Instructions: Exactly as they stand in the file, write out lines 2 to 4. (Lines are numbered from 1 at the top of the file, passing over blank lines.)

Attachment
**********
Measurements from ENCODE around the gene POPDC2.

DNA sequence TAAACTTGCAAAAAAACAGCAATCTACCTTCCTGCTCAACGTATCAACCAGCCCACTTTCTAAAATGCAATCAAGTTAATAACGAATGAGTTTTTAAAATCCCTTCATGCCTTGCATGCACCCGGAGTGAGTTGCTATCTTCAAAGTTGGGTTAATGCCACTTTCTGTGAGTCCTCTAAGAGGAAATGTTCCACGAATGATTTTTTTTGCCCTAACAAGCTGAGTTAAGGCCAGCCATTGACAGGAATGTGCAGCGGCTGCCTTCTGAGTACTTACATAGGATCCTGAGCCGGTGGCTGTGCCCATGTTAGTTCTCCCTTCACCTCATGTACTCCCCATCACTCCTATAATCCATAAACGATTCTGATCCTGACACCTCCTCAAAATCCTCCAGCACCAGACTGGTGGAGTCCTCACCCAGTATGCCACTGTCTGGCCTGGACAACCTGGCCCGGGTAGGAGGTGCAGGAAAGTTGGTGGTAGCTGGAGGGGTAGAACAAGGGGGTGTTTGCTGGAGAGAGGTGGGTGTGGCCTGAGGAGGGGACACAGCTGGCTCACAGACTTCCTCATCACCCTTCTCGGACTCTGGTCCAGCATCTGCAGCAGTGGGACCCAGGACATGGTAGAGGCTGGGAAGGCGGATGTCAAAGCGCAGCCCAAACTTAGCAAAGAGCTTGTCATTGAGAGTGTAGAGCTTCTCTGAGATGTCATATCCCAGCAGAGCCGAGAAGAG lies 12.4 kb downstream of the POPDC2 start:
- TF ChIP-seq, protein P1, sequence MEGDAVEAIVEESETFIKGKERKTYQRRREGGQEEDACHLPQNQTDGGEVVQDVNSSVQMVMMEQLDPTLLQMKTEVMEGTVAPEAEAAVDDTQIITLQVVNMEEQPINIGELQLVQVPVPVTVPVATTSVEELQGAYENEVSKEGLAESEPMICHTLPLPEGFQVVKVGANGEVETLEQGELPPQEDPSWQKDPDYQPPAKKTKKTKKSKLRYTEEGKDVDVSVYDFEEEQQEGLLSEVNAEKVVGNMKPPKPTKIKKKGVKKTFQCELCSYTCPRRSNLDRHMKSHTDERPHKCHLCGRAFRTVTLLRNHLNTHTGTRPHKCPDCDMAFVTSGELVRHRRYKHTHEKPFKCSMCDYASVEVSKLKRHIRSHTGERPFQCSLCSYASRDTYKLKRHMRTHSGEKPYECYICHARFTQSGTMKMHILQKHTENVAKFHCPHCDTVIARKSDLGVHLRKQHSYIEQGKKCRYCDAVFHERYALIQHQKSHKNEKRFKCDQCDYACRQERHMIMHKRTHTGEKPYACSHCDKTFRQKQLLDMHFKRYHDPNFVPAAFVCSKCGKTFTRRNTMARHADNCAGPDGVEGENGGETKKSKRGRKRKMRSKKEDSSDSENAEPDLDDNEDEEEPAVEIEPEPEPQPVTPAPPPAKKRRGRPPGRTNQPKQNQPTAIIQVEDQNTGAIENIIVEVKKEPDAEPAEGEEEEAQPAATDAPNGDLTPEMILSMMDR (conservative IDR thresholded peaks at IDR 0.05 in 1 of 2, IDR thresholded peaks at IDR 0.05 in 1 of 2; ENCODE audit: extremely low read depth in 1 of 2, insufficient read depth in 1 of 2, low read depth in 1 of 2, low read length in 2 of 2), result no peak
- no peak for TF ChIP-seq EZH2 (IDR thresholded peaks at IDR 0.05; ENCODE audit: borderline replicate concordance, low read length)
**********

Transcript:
DNA sequence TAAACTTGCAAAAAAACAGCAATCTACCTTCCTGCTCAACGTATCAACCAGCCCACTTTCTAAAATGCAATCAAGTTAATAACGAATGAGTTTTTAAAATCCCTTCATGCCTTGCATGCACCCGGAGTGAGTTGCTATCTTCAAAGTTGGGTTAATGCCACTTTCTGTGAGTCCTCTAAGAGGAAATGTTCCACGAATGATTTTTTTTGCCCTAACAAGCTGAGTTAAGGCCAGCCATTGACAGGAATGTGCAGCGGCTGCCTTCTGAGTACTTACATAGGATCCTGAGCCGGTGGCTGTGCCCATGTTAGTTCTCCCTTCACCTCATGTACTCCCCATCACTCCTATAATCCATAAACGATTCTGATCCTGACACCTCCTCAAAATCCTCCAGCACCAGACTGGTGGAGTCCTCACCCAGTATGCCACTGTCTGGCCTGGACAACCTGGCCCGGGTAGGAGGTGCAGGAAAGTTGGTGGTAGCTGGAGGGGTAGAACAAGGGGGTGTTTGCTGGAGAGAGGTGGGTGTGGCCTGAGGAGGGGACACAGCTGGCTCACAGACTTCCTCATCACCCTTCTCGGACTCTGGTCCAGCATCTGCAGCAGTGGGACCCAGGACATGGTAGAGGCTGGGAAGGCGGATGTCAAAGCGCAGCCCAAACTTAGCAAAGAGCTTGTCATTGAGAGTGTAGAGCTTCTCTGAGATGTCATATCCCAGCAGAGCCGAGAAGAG lies 12.4 kb downstream of the POPDC2 start:
- TF ChIP-seq, protein P1, sequence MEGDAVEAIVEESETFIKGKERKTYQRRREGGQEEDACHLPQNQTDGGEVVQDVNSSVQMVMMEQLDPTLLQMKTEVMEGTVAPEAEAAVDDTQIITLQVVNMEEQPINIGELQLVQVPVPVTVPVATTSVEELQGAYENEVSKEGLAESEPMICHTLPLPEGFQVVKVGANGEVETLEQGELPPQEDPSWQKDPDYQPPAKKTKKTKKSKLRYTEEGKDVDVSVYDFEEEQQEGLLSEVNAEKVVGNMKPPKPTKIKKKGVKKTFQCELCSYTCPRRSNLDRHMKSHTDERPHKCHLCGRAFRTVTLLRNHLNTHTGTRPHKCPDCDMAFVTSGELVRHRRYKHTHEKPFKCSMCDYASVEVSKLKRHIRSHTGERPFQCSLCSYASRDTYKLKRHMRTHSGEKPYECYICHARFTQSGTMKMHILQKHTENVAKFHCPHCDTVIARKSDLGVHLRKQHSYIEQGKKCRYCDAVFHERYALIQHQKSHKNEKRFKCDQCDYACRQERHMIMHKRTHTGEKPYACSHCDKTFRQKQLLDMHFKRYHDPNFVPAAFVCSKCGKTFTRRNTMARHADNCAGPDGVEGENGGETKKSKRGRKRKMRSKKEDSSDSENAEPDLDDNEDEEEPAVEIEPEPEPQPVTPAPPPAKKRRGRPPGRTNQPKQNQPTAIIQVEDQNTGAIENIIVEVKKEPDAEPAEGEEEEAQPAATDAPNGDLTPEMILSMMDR (conservative IDR thresholded peaks at IDR 0.05 in 1 of 2, IDR thresholded peaks at IDR 0.05 in 1 of 2; ENCODE audit: extremely low read depth in 1 of 2, insufficient read depth in 1 of 2, low read depth in 1 of 2, low read length in 2 of 2), result no peak
- no peak for TF ChIP-seq EZH2 (IDR thresholded peaks at IDR 0.05; ENCODE audit: borderline replicate concordance, low read length)